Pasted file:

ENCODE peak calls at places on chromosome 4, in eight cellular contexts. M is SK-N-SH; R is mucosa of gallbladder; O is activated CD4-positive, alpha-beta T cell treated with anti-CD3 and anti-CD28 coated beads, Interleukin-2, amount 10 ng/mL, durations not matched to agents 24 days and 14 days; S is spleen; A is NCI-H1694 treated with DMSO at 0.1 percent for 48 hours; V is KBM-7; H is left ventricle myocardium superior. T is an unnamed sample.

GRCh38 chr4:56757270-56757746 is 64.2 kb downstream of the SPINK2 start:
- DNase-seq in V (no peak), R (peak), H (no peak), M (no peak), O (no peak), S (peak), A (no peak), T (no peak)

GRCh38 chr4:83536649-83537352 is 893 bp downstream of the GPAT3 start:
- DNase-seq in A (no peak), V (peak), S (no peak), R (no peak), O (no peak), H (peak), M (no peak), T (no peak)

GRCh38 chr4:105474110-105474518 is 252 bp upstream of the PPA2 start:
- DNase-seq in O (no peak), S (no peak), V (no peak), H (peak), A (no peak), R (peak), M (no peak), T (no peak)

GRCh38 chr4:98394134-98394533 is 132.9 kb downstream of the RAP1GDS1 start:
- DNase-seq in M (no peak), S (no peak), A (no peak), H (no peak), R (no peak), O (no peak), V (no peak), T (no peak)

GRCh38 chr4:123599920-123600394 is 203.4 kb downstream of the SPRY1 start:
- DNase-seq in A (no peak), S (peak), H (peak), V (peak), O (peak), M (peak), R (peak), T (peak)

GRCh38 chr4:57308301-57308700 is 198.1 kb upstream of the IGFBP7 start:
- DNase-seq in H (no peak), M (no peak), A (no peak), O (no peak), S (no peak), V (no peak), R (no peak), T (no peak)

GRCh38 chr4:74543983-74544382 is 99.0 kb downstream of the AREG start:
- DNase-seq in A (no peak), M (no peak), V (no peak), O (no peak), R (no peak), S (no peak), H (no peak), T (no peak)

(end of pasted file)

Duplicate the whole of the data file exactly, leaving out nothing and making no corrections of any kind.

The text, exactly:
ENCODE peak calls at places on chromosome 4, in eight cellular contexts. M is SK-N-SH; R is mucosa of gallbladder; O is activated CD4-positive, alpha-beta T cell treated with anti-CD3 and anti-CD28 coated beads, Interleukin-2, amount 10 ng/mL, durations not matched to agents 24 days and 14 days; S is spleen; A is NCI-H1694 treated with DMSO at 0.1 percent for 48 hours; V is KBM-7; H is left ventricle myocardium superior. T is an unnamed sample.

GRCh38 chr4:56757270-56757746 is 64.2 kb downstream of the SPINK2 start:
- DNase-seq in V (no peak), R (peak), H (no peak), M (no peak), O (no peak), S (peak), A (no peak), T (no peak)

GRCh38 chr4:83536649-83537352 is 893 bp downstream of the GPAT3 start:
- DNase-seq in A (no peak), V (peak), S (no peak), R (no peak), O (no peak), H (peak), M (no peak), T (no peak)

GRCh38 chr4:105474110-105474518 is 252 bp upstream of the PPA2 start:
- DNase-seq in O (no peak), S (no peak), V (no peak), H (peak), A (no peak), R (peak), M (no peak), T (no peak)

GRCh38 chr4:98394134-98394533 is 132.9 kb downstream of the RAP1GDS1 start:
- DNase-seq in M (no peak), S (no peak), A (no peak), H (no peak), R (no peak), O (no peak), V (no peak), T (no peak)

GRCh38 chr4:123599920-123600394 is 203.4 kb downstream of the SPRY1 start:
- DNase-seq in A (no peak), S (peak), H (peak), V (peak), O (peak), M (peak), R (peak), T (peak)

GRCh38 chr4:57308301-57308700 is 198.1 kb upstream of the IGFBP7 start:
- DNase-seq in H (no peak), M (no peak), A (no peak), O (no peak), S (no peak), V (no peak), R (no peak), T (no peak)

GRCh38 chr4:74543983-74544382 is 99.0 kb downstream of the AREG start:
- DNase-seq in A (no peak), M (no peak), V (no peak), O (no peak), R (no peak), S (no peak), H (no peak), T (no peak)